Third, if as suggested in the article, engagement has become a “check-the-box” exercise, then why are we not holding the people checking the box accountable, as well as those accepting the checked boxes, as opposed to conveniently blaming engagement?

Featured Image -- 609Lastly, a much healthier, opportunistic approach to engagement has played out in the hundreds of organizations I’ve helped shepherd from the nadir of engagement to achieve best-in-class status. All of these world-class employers took the following steps which are not typically taken by those stuck at “average”:

  • They never gave up, but rather made a long-term commitment to real change and improvement.
  • They had CEOs who eagerly took ownership for leading the effort and expected others to own it with the same level of steadfast dedication.
  • They tailored both their measurement instrument and process to fit the demographic make-up of their workforce, as opposed to using a “one-size fits all” survey and solution.
  • Contrary the what the article purports, the vast majority of companies and the engagement vendors they choose, give and actually guarantee, complete confidentiality for their survey and process. Best-in-class organizations on engagement are no different.
  • They instilled complete accountability on their managers for ensuring meaningful action plans are not only implemented, but effectively communicated, such that all employees knew that they were heard and that meaningful changes had been made based on their opinions.

cultureThey encouraged employees to begin to accept ownership for their own engagement, as opposed to waiting to be engaged by their manager and/or employer.

  • They gave their employees a tool through which they could confidentially see how engaged they were in their job, as well as get suggestions on what they could do on their own to be more engaged.

All of these steps are important, but the final two are critical to long-term improvement. Given that the vast majority of organizations have yet to take these two critical steps, it is certainly no time to throw in the towel and give up on engagement.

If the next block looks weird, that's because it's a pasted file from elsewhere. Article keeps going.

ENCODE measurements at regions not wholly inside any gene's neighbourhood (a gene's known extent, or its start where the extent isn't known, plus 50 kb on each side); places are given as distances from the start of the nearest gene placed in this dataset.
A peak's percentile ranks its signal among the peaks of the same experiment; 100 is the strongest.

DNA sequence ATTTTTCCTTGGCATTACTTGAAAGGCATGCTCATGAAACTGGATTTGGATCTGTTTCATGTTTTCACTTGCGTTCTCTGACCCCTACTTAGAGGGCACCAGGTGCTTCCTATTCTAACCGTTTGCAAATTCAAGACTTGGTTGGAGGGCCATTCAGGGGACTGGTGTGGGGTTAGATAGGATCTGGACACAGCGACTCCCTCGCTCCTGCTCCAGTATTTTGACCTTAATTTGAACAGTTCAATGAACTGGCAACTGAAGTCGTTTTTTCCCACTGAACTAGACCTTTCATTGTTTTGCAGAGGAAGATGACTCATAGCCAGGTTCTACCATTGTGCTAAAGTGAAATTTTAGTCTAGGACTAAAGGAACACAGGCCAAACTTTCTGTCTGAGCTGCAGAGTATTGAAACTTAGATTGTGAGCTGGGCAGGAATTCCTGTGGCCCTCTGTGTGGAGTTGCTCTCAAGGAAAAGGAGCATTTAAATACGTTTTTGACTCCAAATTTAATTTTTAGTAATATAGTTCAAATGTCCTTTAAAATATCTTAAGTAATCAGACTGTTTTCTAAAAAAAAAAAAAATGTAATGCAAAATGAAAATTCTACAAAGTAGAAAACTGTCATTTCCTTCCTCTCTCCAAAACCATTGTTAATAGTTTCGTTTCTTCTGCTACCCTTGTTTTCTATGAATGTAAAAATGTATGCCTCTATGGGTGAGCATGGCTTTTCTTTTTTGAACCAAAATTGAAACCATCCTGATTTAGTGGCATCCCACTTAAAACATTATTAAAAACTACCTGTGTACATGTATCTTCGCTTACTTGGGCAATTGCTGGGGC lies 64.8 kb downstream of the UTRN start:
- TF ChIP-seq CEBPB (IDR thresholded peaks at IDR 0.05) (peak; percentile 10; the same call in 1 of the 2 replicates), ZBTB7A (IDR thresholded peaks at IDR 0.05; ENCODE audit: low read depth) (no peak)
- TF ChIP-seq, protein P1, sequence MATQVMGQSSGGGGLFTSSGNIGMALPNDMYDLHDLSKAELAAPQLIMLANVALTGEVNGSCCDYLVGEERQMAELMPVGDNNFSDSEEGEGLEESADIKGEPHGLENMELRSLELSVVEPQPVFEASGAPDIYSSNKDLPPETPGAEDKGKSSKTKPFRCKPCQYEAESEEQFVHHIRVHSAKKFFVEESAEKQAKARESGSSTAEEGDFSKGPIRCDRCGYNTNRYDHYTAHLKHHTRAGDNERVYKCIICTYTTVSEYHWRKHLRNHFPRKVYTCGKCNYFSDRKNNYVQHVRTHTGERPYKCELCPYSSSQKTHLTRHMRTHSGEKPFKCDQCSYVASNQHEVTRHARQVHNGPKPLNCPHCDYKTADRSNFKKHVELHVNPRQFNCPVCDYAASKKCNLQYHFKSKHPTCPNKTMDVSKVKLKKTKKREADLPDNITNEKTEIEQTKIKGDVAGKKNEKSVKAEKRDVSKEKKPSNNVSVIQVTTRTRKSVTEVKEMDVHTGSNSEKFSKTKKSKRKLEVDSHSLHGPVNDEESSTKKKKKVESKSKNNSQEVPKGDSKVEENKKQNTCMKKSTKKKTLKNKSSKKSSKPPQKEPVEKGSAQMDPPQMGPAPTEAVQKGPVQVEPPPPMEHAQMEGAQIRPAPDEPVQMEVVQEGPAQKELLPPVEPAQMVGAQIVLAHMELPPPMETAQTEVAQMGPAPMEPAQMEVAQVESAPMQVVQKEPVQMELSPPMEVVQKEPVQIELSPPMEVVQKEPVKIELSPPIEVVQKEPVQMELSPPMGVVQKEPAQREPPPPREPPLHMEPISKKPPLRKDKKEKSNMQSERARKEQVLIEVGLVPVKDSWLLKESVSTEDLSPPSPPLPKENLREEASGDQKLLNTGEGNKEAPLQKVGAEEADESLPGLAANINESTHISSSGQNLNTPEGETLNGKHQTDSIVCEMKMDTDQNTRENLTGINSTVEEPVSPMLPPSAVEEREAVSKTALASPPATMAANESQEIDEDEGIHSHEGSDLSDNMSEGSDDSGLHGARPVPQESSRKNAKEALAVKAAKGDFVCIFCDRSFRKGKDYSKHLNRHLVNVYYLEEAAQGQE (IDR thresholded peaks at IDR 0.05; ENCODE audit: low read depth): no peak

The proudest moments of my career as a consultant in this area, were standing shoulder-to-shoulder with senior executives who announced double-digit or best-in-class scores on engagement survey results and asked their entire team to stand up and give themselves a thunderously-loud standing ovation. Nearly all of the ovations ended, with the CEO saying something like, “This is great, but we are not done yet. Let’s set a goal to be in the top 3% next year.”

Rest assured, William Edwards Deming’s concepts on quality, continuous quality improvement, and the Malcolm Baldrige Award, are all alive and well today. The term TQM may no longer be bandied about, but its foundation pillars still stand as tall as those for employee engagement.

Inspiration for this piece:

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Guest Blogger, Kevin Sheridan having fun and smiling as always!

 Kevin Sheridan is an Internationally-recognized Key-Note Speaker, a New York Times Best Selling Author, and one of the most sought-after voices in the world on the topic of employee engagement.   He spent thirty years as a high-level Human Capital Management consultant, helping some of the world’s largest corporations rebuild a culture that fosters productive engagement, earning him several distinctive awards and honors. Kevin’s premier creation, PEER®, has been consistently recognized as a long- overdue, industry-changing innovation in the field of Employee Engagement. His book, “Building a Magnetic Culture,” made six of the best seller lists including The New York Times, Wall Street Journal, and USA Today. He is also the author of The Virtual Manager, which explores how to most effectively manage remote workers.

Kevin received a Master of Business Administration from the Harvard Business School in 1988, concentrating his degree in Strategy, Human Resources Management, and Organizational Behavior. He is also a serial entrepreneur, having founded and sold three different companies. 

Contact Links:

Web page: www.kevinsheridanllc.com

Twitter: @kevinsheridan12

LinkedIn: http://www.linkedin.com/in/kevinsheridan1

Email: kevin@kevinsheridanllc.com